# Statement about Forbidden Alpha decay transitions.

1. Mar 6, 2013

### Silversonic

Hi, I'm confused about a statement about the change in final/initial states of the daughter/parent atom in an alpha decay. It is the following;

"The spin between the parent ($I_i$) and daughter ($I_f$) can change by $lh$ (h being h-bar, l is the orbital angular quantum number of the alpha particle), where;

$\vec{I_i} = \vec{I_f} + \vec{l}$

and the parity changes by $(-1)^l$
"

I'm confused because if, for example, we take the initial state of the parent to be $0^+$, then there are the following cases;

$\vec{I_i} = \vec{I_f} + \vec{l}$ means

$|\vec{I_i}| = |\vec{I_f} + \vec{l}|$

Coupling angular momentum together would surely mean that the total orbital quantum number would be of multiple values;

$L = I_f + l, I_f + l - 1, I_f + l - 2, ... I_f - l$

So if $I_i = 0^+$ we could have multiple $I_f$ for a given $l$. For example $l = 1$, then

$L = I_f + 1, I_f , I_f - 1 = I_i = 0$

Meaning $I_f$ could take on values $0$ or $1$. My notes seem to suggest only the $I_f = 1$ state is possible. Am I looking at this in completely the wrong way? I think I don't fully understand what it means by "can change by $lh$", what is the signficance of the "can" change?

I looked on the internet and in my textbook, not much to a detail that I can understand. Beta decay forbidden decays seemed to be the closest I could find which might explain it but I don't know how applicable it is to this situation.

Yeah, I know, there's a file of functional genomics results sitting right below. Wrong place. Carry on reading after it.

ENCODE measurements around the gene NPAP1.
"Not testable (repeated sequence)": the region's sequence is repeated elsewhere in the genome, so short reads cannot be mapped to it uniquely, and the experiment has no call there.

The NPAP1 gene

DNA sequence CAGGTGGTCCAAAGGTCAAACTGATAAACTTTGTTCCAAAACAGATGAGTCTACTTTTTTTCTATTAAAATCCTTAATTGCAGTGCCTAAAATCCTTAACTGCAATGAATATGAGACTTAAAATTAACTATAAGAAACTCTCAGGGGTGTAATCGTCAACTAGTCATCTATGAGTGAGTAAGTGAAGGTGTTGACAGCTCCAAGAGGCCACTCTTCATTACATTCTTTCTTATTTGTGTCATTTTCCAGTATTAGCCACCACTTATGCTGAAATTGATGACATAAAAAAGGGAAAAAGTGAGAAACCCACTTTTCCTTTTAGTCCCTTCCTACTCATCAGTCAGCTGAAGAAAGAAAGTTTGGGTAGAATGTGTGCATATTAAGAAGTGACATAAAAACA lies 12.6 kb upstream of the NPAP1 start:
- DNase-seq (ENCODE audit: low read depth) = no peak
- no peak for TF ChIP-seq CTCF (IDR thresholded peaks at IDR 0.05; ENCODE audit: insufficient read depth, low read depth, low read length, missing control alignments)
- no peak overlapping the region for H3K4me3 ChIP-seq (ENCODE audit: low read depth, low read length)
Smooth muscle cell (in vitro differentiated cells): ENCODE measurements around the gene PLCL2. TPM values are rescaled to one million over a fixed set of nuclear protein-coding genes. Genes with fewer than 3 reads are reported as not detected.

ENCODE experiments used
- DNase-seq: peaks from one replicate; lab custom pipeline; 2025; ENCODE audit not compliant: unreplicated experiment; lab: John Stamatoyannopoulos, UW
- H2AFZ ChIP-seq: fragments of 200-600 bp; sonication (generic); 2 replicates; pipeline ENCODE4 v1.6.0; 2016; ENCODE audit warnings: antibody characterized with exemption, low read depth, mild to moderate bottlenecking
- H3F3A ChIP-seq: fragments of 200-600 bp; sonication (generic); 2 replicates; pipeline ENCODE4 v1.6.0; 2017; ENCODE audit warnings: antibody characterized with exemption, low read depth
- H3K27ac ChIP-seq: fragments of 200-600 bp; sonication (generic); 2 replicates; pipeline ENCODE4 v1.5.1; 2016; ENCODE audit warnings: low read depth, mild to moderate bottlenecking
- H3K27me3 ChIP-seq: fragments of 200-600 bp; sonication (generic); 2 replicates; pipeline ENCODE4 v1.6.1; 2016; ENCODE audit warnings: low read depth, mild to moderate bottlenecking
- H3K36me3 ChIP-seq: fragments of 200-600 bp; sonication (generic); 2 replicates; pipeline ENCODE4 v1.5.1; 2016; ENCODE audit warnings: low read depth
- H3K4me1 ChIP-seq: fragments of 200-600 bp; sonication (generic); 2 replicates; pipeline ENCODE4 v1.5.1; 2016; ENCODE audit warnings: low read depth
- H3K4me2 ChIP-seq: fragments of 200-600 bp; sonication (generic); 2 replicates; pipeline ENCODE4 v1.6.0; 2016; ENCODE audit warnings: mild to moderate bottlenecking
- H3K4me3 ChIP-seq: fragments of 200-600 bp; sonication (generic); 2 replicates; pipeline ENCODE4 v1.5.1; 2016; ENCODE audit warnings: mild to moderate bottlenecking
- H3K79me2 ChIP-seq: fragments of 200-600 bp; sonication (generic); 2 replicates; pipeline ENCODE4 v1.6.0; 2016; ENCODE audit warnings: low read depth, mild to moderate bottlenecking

Last edited: Mar 6, 2013
2. Mar 6, 2013

### Staff: Mentor

$I_i=0$ gives $|\vec{I_f}+\vec{l}|=0$, which has the solution $\vec{I_f}=-\vec{l}$ only.

3. Mar 6, 2013

### Silversonic

Ah yes clearly. I should've realised that. Here's a better example which might help me understand it for general $l$ and $I_f$.

Say the initial state was $I_i = 1^+$. We must have the coupled orbital angular momentum quantum number $L$ equal to $1$. Then say the alpha particle had $l = 2$

The coupled orbital angular momentum quantum number of

$\vec{I_i} = \vec{I_f} + \vec{l}$

Would be

$L = I_f + l, |I_f + l - 1|, |I_f + l - 2|, ... |I_f - l|$

So if we had $I_f = 3$

$L = 5,4,3,2,1$

Corresponding to a possibility to have $L = 1$

If we had $I_f = 2$

$L = 4,3,2,1,0$

Corresponding to another possibility to have $L = 1$

And lastly; If we had $I_f = 1$

$L = 3,2,1$

Corresponding to another possibility to have $L = 1$

So in a transition from a state $1^+$ with the emission of an alpha with $l = 2$, it's possible to have 3 final states for the daughter ($3^-, 2^-, 1^-$)? Is this correct?

4. Mar 7, 2013

### Staff: Mentor

Looks correct.

$|l-I_i| \leq I_f \leq |I+I_i|$